Six ways SMEs can control cash flow
6th May 2020
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Poor cash flow can kill businesses, so what measures can small to medium enterprises (SMEs) take to ensure they stay profitable and sustainable?

According to the Federation of Small Businesses (FSB), nearly 40% of small businesses that borrowed money in the last quarter of 2019 used cash to keep going, rather than to invest. This compared with 23% using finance to update equipment, 16% to expand or 2% for hiring staff.

The fact the so many SMEs are using external finance to cover outstanding invoices highlights the late payment crisis, says the FSB. The latest figures from Pay.UK show that the balance of outstanding late payments almost doubled to £23bn in 2019.

It has been estimated that 30% of payments to small businesses are late. This means 20% of SMEs run into cash flow problems due to late payments.

So how can SMEs take control of their cash flow?

#1 Financial Planning
The negative impact of poor cash flow can strangle a business. Late payments can hurt a company’s credit ranking, making it difficult to access borrowing from banks and grant providers. The anxiety over cash flow can dramatically reduce productivity as the focus switches to immediate pressures.

Building a robust financial plan for your business, which takes into account potential risks from late payments, can provide a pathway to success and security.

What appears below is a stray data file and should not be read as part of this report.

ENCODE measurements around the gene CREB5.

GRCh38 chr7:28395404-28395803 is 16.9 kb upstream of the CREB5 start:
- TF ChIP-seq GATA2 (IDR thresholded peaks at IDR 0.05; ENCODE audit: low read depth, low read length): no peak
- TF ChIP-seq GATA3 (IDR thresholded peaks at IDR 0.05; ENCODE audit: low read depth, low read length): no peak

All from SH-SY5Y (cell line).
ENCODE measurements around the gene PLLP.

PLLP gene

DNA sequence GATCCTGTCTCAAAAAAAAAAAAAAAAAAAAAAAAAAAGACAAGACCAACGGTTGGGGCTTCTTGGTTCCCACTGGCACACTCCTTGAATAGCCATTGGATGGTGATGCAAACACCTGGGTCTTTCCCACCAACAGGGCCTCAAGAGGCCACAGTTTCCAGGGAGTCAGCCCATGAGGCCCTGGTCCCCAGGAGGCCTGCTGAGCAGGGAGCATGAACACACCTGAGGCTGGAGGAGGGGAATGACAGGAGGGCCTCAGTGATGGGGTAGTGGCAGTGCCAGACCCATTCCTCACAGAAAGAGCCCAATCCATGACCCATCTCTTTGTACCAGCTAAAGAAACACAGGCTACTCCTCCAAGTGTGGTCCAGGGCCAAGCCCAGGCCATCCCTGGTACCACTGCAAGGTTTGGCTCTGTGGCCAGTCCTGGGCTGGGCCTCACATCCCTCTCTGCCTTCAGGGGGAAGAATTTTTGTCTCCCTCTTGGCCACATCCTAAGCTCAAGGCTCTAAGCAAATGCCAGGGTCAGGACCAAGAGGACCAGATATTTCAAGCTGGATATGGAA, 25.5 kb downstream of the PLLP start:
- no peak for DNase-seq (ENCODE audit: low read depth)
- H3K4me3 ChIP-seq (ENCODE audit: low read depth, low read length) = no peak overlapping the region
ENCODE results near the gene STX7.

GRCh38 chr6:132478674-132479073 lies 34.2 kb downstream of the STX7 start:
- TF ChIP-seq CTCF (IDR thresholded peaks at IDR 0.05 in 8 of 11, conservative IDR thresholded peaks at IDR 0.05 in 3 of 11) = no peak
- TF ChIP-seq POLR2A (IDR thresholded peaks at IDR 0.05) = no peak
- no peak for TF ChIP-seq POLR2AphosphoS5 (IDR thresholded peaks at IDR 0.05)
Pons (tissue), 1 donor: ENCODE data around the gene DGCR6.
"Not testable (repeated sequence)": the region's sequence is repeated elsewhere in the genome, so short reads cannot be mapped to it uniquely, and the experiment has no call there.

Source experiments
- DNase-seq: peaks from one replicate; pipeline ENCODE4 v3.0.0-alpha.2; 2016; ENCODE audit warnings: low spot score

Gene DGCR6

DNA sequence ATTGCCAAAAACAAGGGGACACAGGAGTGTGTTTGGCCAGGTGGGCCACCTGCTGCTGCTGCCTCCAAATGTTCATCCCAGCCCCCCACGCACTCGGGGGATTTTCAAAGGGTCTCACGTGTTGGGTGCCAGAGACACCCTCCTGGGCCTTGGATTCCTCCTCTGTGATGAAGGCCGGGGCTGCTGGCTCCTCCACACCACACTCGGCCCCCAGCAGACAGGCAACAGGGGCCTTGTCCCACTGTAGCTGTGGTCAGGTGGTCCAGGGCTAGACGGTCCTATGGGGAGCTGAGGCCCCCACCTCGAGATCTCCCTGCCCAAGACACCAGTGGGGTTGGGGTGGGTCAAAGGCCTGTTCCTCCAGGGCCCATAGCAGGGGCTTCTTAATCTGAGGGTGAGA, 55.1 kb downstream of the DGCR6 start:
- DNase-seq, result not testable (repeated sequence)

#2 Payment Options
Offering a wide range of payment options will increase the chances of being paid on time, helping your business to achieve a positive cash flow each month. For example, set up direct debit payments using an online service such as Go Cardless, which charges a small fee on each transaction.

#3 Real-time Accounts
Accounting, and now taxation, are rapidly becoming digital with online platforms offering real-time tools so business owners can monitor their financial health on a daily basis. The clever software can also predict your cash flow over the coming weeks and months, allowing you to take preventative action to avoid cash flow problems.

#4 Review Your Terms
If you struggle with late payments, take time to review and update your terms. If necessary, set stricter rules and then be absolutely clear about your new payment terms and communicate these to your customers from day one. Be sure to document your terms in your contracts, quotations and invoices.

#5 Enforcement
There is no point having strict payment terms if you don’t enforce them. Rather than simply, cracking down on late payers, consider offering incentives for prompt or early payments such as small discounts or favourable repeat terms. Formulate an agreed escalation process, so late payments are chased immediately.

#6 Financing
Factoring or supply chain financing allows SMEs to improve their cashflow by paying suppliers via a bank or third party. For example, once an invoice is approved, the third party pays the supplier and the customer holds onto its capital until it receives a single consolidated invoice at the end of its billing cycle.

Suppliers receive payments immediately while customers can get more time before the money leaves their account – improving cash flow for everyone.

Take Action Today
At HB Accountants, our team our financial experts can give you the practical advice you need to improve the cash flow of your business. Contact us today on 01992 444466, email or visit

Our office at 19 Amwell Street, Hoddesdon, Hertfordshire, EN11 8TS is open Monday to Friday 8am to 5pm.

About the Author

Victoria H

Member since: 11th March 2014

My name is Victoria Hunter and I'm a true Hertford person - I went to school in Hertford and grew up here. I understand the importance of bringing trusted businesses and the community together, and believe...

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